Starbucks’ rule of expansion underlies the assumption that consumers are more likely to visit when stores are located conveniently, thus stores are often highly concentrated in urban areas. The company rapidly expands through clustering a small geographical area, and intentionally operates at a loss (The Economist, 2015) to drive out competitors and maintain their position as a market leader. This strategy allows it to “shorten customer lines at individual stores, and increase foot traffic,” (UW Business School, 2003) whilst keeping transportation and management costs to a minimum. Although deemed anti-competitive by critics, Starbucks has benefited from increasing total revenue and market share through this method. However, this strategy proved rather insufficient when faced with saturated markets, as such the Australian coffee industry. As a company entering a mature and sophisticated industry, it lacked the first-mover advantage as a late entrant, hence proved difficult to compete with existing established speciality coffee chains; where coffee suited local preferences and baristas have earned customer loyalty through relationship-building.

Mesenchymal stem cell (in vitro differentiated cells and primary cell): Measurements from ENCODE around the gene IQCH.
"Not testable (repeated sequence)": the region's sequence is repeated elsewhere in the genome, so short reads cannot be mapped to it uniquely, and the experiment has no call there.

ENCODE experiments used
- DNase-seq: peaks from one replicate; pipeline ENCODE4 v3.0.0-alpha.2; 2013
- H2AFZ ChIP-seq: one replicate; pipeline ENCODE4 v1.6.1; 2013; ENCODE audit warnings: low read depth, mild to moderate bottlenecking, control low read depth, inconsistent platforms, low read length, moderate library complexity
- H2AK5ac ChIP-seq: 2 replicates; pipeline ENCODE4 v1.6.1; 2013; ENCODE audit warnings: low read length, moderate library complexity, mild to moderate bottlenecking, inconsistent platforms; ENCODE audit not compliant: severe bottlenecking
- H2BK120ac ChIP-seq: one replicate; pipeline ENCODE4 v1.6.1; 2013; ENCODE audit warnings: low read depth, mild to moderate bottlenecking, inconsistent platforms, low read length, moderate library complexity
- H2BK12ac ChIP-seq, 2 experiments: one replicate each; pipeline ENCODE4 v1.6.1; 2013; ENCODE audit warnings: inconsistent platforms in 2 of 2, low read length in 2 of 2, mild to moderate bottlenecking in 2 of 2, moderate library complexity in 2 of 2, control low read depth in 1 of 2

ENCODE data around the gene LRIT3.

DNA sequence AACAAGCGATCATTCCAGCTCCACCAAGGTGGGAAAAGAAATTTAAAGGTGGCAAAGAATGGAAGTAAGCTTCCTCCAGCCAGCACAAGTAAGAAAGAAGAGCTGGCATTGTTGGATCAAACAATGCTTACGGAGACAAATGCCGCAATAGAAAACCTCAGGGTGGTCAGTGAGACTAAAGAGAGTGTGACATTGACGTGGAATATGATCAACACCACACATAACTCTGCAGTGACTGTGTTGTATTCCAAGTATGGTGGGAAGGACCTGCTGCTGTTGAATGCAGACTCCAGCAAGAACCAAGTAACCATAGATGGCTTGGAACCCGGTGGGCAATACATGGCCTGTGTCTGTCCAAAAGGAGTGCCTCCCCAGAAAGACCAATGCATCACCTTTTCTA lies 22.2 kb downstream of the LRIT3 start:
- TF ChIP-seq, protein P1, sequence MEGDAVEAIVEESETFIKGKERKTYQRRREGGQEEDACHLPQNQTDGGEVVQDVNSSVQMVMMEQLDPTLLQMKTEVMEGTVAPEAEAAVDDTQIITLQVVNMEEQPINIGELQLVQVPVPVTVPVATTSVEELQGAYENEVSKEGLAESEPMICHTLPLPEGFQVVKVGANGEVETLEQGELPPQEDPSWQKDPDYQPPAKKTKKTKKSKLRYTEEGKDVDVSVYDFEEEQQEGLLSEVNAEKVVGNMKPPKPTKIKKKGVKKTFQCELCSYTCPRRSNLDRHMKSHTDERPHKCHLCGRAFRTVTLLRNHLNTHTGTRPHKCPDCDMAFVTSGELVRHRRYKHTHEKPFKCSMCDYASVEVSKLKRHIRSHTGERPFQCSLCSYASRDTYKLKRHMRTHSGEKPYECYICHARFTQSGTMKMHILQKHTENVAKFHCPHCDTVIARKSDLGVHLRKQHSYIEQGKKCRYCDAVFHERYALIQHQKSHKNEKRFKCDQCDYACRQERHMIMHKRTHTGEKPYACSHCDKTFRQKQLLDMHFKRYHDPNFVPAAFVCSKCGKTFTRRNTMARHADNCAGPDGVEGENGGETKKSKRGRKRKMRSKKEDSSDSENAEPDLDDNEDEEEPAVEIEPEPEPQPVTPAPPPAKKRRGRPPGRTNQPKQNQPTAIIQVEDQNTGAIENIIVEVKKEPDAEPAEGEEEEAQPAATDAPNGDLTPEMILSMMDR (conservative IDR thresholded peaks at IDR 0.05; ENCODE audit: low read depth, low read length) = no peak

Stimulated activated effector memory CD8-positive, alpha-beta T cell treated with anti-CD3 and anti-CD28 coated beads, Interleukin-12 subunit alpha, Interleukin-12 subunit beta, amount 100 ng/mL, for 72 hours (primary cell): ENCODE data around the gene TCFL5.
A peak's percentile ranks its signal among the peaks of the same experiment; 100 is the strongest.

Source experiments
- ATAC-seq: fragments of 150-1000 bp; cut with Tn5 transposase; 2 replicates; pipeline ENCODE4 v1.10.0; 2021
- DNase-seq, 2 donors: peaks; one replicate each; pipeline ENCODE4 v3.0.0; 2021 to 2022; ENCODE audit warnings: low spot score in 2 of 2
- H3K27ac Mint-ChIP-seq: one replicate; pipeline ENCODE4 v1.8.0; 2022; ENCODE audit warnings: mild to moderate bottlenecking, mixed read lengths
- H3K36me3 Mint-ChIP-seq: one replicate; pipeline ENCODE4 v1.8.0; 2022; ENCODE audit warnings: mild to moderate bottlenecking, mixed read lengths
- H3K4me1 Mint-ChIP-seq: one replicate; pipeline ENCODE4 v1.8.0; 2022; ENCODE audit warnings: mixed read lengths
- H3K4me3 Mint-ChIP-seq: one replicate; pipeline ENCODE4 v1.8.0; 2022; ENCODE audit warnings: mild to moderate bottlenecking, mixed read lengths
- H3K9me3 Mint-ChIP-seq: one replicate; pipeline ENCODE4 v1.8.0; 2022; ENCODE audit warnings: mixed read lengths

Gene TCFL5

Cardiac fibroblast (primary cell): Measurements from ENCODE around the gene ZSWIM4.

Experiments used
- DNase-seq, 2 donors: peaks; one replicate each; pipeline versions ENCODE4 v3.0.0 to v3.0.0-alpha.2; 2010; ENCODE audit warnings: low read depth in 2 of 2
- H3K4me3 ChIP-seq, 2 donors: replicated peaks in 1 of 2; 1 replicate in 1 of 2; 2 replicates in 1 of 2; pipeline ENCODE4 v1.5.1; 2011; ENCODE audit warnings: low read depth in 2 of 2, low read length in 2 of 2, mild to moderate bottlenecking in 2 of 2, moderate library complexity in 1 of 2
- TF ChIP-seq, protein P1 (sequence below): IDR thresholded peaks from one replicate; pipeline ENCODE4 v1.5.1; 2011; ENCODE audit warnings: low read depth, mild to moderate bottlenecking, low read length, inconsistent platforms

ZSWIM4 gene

The company adopts the strategic approach of a Quality Imperative (Luthans & Doh, 2012), which proposes the implementation of quality improvements a continual process, so as to meet and exceed customer expectations. As opposed to how Starbucks previously entered foreign markets, the company chose to operate in wholly-owned subsidiaries. This grants managers with greater control to monitor products and operation quality, whilst enabling clear communication and a shared vision. Despite the benefits of company-owned retail store formats, there is high risk due to large investment in one entity, Starbucks can easily accumulate debt overtime under the impact of new stores deliberately functioning at a financial loss; thereby reducing its chance of a success in a foreign market. Not to mention, host countries are often concerned that with this strategy, multinational corporations (MNCs) may drive out local enterprises.